J.R. Smith is without an NBA team. It doesn’t appear as if there’s a clear-cut timeframe for when he’ll receive his next opportunity.
Last season, Smith only played 11 games after the Cleveland Cavaliers gave him a leave of absence until the team was able to find a trade partner.
That never happened and in July, per Cleveland.com’s Chris Fedor, the Cavs and J.R. Smith reached a buyout that will pay him the remaining $4.3 million in guaranteed money over the next three years.
Since the buyout, the 2013 NBA Sixth Man of the Year recipient hasn’t landed with a team.
The Milwaukee Bucks, Philadelphia 76ers and Houston Rockets were suitors of Smith over the summer.
And the Lakers?
“I think the Lakers are giving him a serious look,” Yahoo Sports’ Chris Haynes told me on the Scoop B Radio Podcast this summer.
“Because I think they want to go into the season with the roster they have. Check the first 10, 15 games, see how things are going, check the list of numbers and percentages and see what they lack before they decide what they’re gonna do.”
The only thing with J.R. is you have to see where he is mentally, if he’s gonna come in and behave like a model citizen. But, you can’t deny his skill-set, or that he’s one of the best catch and shoot players in the league; championship pedigree. He knows how to play at a high level. So, I actually thought he’d be gone by now.”
So what’s next?
J.R. Smith Needs LeBron James’ ‘Seal of Approval’ for Lakers, Says Analyst
Appearing on the Scoop B Radio Podcast recently, the Washington Post’s Ben Golliver had a similar line of thinking.
“It’s a really tough one,” Golliver told me.
“Unless you get LeBron’s seal of approval, I don’t know who he helps, you know? And I think it’s unfortunate, I think it’s a situation where there has been red flags with him that have accumulated over the course of his career. I think that sometimes there’s a risk or verse approach from front offices where they just think like: ‘look, he might be able to help us, but he can really make me look bad if things don’t go well, so I don’t wanna risk it.’ You know? So I think it takes advocacy from one of his friends, whether if it’s a Kevin Love or a LeBron James to sort of get him into a spot.” Golliver stated.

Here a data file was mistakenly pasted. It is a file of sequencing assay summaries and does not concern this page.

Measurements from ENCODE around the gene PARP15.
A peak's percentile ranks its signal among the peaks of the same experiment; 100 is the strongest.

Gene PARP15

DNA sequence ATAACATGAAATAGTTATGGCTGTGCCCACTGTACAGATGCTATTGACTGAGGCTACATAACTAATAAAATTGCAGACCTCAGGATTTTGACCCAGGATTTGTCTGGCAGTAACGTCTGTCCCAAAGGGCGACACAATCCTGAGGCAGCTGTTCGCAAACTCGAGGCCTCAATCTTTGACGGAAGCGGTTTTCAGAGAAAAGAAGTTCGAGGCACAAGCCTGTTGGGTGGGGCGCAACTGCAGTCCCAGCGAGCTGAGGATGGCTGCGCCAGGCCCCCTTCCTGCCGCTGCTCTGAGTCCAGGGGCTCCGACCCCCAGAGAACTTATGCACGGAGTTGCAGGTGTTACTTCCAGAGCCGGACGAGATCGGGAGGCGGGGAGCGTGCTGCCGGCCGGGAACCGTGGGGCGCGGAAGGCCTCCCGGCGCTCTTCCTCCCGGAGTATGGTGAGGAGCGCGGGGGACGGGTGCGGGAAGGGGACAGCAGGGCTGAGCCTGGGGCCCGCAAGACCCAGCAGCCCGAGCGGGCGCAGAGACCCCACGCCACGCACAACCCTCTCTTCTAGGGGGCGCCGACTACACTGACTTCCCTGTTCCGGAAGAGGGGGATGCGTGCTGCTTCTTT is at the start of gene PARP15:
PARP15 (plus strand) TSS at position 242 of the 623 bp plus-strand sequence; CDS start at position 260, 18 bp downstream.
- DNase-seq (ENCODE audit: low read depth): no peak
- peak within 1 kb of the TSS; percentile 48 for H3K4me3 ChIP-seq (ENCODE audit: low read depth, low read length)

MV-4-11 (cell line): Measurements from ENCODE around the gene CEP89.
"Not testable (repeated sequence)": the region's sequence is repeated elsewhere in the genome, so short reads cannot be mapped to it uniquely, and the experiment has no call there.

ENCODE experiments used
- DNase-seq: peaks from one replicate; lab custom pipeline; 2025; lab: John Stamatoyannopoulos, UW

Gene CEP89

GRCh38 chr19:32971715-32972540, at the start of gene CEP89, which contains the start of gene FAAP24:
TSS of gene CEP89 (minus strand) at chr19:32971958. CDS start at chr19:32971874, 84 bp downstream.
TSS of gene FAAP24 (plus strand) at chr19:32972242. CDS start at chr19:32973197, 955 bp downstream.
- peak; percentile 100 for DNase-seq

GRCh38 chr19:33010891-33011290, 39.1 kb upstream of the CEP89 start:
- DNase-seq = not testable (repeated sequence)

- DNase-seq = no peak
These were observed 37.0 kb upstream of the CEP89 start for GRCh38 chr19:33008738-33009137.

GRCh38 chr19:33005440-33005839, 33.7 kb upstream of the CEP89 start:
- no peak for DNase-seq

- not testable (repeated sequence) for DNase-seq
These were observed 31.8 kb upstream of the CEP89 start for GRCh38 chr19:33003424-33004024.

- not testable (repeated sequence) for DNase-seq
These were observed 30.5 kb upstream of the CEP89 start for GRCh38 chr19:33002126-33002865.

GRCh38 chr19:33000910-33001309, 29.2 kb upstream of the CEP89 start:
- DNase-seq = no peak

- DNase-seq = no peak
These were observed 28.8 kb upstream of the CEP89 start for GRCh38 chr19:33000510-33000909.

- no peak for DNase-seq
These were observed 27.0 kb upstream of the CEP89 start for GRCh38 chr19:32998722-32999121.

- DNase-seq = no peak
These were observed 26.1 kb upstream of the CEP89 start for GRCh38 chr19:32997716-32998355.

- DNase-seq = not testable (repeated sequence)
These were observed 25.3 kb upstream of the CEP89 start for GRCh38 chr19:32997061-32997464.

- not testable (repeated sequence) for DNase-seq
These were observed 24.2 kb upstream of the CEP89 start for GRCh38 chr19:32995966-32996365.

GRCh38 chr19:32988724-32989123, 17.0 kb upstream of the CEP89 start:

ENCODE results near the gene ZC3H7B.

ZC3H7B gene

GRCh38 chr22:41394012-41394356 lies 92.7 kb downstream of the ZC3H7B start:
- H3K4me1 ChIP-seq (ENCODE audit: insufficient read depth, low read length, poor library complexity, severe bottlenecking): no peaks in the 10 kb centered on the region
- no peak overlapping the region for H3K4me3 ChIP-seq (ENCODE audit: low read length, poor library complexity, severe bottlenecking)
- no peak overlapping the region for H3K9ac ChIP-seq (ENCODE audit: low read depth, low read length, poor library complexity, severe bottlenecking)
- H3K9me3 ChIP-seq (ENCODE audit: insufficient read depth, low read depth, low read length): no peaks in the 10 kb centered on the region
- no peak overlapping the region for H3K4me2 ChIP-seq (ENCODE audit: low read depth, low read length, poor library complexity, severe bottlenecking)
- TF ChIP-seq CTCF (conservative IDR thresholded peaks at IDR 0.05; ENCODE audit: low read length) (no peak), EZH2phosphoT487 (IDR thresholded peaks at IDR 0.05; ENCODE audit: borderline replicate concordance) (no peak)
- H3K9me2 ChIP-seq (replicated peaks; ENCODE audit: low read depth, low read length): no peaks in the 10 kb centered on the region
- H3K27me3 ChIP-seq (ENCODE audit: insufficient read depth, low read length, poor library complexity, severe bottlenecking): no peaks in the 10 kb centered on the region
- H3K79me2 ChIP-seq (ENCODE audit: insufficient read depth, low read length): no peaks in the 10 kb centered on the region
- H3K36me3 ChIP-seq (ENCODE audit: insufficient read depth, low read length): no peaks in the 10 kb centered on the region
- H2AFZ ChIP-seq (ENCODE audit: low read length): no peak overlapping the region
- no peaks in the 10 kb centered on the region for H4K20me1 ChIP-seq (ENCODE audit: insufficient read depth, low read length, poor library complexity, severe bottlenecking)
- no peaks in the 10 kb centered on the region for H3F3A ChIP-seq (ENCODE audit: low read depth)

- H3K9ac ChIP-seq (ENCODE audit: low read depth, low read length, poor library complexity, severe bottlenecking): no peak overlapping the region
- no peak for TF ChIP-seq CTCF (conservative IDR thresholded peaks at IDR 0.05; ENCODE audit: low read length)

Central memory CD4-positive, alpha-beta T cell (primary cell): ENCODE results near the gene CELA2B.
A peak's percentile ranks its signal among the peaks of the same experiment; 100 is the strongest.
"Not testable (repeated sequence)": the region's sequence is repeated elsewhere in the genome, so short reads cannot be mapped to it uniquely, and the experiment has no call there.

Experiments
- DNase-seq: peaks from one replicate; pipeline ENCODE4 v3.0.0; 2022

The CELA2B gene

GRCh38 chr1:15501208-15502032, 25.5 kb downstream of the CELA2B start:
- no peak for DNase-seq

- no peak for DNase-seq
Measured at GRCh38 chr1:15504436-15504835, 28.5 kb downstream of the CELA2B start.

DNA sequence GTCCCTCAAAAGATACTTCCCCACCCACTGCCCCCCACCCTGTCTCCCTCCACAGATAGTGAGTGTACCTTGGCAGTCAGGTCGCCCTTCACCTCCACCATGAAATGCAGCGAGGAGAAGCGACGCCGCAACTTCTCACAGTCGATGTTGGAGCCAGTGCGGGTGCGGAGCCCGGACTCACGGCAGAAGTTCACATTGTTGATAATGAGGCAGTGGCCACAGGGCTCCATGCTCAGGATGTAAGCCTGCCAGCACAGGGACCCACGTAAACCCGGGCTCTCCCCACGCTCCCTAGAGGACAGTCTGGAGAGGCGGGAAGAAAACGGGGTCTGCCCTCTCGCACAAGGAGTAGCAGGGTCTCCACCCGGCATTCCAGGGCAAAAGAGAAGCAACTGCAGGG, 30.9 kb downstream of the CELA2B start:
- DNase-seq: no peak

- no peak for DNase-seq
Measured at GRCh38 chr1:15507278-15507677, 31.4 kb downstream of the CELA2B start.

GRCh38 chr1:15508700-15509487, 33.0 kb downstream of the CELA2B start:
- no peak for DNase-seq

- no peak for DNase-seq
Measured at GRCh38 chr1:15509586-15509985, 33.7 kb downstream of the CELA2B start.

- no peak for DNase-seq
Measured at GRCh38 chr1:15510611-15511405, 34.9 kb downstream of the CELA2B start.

He expanded on that by admitting that he wouldn’t be completely surprised if Smith never found a landing spot.
“If he never found a landing spot it wouldn’t totally surprise me,” Golliver stated. “A player like Nick Young is in that similar type of situation right now. You see that sometimes and that’s why I think there’s a lot to be learned from the Vince Carter’s of the world. Or some of these other vets that really hang on. Juwan Howard is another one from a few years ago, when he was playing until he was almost 40. There’s a lot to be learned from those guys, right? It’s a very subjective process when you get late into your career in terms of like, are you going to able to convince them to keep giving you those veteran’s minimum contracts? And I think that sometimes it’s about your consistency, your professionalism, your personality and your reputation that can keep guys in the league.”
Smith, 34, was the New Orleans Hornets’ 18th pick in the 2004 NBA Draft out of St. Benedict’s Preparatory High School in Newark, New Jersey. His brother and former New York Knicks teammate Chris Smith once told Scoop B Radio that J.R. Smith was misunderstood. “I think people got it confused about the hanging out and the partying,” he told me.
Many criticized Smith for partying too much and not focusing on the game of basketball during his time playing for the Knicks; something that Chris Smith refutes. “It’s evident in New York everybody hangs out and parties,” he said.
“It’s just the level and the platform of the people that you hang out with. Pictures are being taken and stuff like that so everybody is going to think that you’re always out and if the media portrays you in one way people will take it and run with it so that only leaves people who are not in your life to believe that they are in your life.”
J.R. Smith played in 971 NBA games and averaged 12.5 points per game in stints with the Hornets, Denver Nuggets, New York Knicks and Cleveland Cavaliers.